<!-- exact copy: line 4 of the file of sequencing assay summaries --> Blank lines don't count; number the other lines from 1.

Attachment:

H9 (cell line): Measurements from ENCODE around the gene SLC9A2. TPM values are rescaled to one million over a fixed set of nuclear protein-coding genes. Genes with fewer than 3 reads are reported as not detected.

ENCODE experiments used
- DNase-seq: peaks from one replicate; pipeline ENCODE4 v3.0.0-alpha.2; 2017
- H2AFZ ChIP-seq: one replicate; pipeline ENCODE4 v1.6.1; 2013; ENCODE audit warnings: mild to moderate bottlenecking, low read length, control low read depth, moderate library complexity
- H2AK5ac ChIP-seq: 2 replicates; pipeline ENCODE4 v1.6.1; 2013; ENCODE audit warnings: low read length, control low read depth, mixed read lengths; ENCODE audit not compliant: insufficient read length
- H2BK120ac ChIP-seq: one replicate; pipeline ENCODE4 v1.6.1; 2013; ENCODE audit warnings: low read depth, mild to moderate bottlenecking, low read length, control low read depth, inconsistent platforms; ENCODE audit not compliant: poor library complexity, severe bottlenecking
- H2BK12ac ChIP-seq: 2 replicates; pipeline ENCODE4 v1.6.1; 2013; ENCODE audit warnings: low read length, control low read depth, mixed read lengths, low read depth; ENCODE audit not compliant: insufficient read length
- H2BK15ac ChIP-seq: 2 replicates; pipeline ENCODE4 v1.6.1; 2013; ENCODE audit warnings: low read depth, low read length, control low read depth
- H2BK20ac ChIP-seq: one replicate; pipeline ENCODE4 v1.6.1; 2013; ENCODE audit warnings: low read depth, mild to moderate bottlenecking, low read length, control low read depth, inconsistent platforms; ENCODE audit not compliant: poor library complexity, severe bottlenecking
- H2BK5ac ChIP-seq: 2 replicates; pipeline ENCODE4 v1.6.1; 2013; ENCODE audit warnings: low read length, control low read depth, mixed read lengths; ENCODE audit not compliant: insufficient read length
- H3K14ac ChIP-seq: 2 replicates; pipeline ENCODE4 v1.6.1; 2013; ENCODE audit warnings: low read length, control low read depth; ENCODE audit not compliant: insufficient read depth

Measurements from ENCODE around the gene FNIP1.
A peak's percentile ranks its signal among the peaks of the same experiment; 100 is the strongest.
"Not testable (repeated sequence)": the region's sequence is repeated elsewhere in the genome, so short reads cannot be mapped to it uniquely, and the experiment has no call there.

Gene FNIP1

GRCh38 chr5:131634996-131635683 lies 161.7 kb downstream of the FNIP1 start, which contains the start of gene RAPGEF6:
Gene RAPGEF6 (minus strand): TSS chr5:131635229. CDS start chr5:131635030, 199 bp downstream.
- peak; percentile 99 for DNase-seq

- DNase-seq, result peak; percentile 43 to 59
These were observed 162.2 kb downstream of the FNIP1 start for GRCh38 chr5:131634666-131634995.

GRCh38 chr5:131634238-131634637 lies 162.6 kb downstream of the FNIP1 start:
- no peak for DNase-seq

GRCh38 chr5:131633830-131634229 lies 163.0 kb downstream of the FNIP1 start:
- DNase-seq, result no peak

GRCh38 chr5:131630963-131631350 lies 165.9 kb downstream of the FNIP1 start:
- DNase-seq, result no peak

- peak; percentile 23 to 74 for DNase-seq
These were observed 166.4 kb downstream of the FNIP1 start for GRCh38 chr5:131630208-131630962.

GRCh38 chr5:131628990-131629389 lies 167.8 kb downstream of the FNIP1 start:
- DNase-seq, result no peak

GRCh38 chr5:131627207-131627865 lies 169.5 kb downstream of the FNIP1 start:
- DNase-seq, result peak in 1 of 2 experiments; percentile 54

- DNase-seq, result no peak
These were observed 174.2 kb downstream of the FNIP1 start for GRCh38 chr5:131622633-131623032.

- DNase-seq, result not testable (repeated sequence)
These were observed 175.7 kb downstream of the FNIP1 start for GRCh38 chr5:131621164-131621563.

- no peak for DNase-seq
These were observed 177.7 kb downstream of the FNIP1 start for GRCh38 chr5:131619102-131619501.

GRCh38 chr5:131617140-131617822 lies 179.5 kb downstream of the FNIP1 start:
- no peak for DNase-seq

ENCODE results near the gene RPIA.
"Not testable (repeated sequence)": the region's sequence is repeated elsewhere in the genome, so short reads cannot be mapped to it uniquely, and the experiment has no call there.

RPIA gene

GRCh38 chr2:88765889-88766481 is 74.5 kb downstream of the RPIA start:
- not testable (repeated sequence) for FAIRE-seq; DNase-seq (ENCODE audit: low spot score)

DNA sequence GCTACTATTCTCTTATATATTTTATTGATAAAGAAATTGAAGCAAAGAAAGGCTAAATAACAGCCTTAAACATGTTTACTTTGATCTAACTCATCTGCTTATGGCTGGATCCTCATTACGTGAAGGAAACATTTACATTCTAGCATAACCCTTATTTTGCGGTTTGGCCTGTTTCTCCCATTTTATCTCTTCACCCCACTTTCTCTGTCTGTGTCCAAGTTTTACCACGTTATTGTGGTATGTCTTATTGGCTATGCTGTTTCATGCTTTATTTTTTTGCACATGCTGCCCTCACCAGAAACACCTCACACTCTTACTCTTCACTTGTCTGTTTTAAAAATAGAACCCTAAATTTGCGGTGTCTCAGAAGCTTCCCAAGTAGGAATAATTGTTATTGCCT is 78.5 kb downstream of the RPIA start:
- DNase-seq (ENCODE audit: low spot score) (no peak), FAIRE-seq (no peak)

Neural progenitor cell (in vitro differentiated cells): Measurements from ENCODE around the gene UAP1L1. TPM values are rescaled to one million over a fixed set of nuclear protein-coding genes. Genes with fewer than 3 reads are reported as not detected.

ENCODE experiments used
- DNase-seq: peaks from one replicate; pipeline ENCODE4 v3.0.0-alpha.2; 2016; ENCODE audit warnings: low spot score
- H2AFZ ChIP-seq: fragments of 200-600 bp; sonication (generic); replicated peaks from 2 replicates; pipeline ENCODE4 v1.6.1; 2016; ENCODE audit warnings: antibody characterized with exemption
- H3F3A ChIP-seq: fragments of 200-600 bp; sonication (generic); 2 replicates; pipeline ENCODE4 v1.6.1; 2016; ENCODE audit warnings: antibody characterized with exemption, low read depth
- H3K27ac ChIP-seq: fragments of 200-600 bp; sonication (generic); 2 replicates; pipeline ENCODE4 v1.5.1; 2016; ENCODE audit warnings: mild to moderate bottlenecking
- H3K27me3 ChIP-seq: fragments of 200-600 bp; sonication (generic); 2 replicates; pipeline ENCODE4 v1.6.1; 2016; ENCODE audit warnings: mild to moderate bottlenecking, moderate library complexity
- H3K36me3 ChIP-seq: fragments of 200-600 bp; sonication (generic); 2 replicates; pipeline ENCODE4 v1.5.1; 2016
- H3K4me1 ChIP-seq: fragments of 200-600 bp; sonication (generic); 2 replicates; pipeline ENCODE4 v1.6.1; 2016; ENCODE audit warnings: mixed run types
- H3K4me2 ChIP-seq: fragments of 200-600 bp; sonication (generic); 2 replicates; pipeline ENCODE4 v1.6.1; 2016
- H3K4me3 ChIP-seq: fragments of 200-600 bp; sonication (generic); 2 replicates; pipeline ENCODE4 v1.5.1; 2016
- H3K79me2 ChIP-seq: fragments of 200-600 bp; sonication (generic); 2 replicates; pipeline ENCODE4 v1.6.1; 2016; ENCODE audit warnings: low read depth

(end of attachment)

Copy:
- H2AFZ ChIP-seq: one replicate; pipeline ENCODE4 v1.6.1; 2013; ENCODE audit warnings: mild to moderate bottlenecking, low read length, control low read depth, moderate library complexity